As I was perusing the news last week, I saw this:
An appeals court in Italy has overturned the 2012 manslaughter conviction handed down to seven prominent scientists and engineers following a devastating earthquake in 2009.
Phew, we can now go back to forecasting things without fear! I wonder how many Italian economists were worried about missing forecasts after this ruling? I would bet that the the variance of most climate models is within the ballpark of the variance on seismic prediction models. Given that climate forecasting influences government spending and policy in the longterm (ideally), this kind of error pentalty could have been a equally scary to climate scientists.
While I realize this case was thought to be ridiculous to most most scientists, I also view it as a wake up call for how bad most scientists are at communicating scientific results to the public. There are many university classes where the professor has a hard time explaining basic concepts to undergrads, much less explaining more-complicated scientific results to a general popluation where less than 30% of people have a bachelor's degree. In a way, this is both a supply side (researcher's supplying information) and a demand side (less-educated population demanding answers) problem.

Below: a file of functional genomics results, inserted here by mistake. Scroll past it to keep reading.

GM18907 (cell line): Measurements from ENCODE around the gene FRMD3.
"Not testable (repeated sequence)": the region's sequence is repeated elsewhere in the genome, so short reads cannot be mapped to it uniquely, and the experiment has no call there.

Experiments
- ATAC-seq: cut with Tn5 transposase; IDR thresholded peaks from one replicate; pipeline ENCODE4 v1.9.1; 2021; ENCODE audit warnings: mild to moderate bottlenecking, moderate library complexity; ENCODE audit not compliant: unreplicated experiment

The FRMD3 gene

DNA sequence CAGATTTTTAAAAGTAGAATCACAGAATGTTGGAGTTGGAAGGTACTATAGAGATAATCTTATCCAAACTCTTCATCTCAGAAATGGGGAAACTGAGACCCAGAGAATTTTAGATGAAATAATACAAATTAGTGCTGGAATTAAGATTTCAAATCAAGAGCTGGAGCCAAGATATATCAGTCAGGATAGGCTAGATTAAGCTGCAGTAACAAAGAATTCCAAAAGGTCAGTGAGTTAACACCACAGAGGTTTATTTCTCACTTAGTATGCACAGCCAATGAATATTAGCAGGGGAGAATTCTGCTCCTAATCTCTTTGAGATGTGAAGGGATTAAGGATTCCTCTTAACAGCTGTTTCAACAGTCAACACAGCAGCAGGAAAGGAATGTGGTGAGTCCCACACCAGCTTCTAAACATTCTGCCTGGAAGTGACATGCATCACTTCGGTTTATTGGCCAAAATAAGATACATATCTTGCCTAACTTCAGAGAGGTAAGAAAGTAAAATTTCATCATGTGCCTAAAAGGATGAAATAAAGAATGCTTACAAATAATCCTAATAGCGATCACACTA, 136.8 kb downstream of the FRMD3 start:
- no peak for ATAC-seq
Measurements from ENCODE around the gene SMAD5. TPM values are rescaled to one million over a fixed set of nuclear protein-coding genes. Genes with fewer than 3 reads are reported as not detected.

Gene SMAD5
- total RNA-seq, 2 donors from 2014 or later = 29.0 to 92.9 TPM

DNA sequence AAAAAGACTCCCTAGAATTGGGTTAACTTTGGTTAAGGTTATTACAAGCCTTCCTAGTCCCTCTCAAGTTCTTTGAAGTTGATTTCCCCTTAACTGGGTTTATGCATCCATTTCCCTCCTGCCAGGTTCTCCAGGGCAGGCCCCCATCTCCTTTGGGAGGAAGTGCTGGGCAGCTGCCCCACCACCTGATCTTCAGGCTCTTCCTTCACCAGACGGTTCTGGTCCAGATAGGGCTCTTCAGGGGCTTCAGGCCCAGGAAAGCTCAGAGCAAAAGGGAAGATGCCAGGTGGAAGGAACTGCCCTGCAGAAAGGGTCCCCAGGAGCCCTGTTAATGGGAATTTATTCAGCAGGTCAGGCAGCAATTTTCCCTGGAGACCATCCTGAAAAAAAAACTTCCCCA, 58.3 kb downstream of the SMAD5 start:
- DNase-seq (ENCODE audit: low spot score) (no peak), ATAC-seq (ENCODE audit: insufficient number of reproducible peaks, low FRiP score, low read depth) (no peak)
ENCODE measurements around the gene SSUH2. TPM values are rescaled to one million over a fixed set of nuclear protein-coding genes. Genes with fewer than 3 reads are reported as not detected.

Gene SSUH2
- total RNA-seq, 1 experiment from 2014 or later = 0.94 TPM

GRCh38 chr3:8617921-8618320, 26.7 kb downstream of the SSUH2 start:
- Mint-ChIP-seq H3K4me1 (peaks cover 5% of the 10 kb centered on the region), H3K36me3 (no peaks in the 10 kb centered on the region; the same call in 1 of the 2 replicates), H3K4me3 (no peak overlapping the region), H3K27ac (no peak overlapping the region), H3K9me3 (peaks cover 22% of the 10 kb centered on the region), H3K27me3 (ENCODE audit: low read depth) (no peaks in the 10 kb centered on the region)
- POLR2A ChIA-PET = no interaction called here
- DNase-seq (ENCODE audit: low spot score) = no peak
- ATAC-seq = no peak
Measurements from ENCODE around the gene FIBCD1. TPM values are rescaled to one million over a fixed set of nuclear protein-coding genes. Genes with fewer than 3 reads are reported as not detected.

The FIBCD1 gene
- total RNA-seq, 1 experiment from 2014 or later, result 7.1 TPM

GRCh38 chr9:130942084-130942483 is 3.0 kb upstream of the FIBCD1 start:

I think the attributes of demand side are a bit too big for the average researcher to address right now, but the supply side is well within reach. I occasionally see a scientist/economist/researcher that can explain something in such an intuitive way that I’m amazed when I go and look at the paper they reference only to see a long list of equations. Being able to equate your results to real-world implications in a understandable way is an art, but I think it’s an art that is worth learning. People complain about pointy-headed academics that have issues doing this, but I’ve seen it in the business world as well. If you have a scientific result worth sharing, take the effort to share it in an accessible way.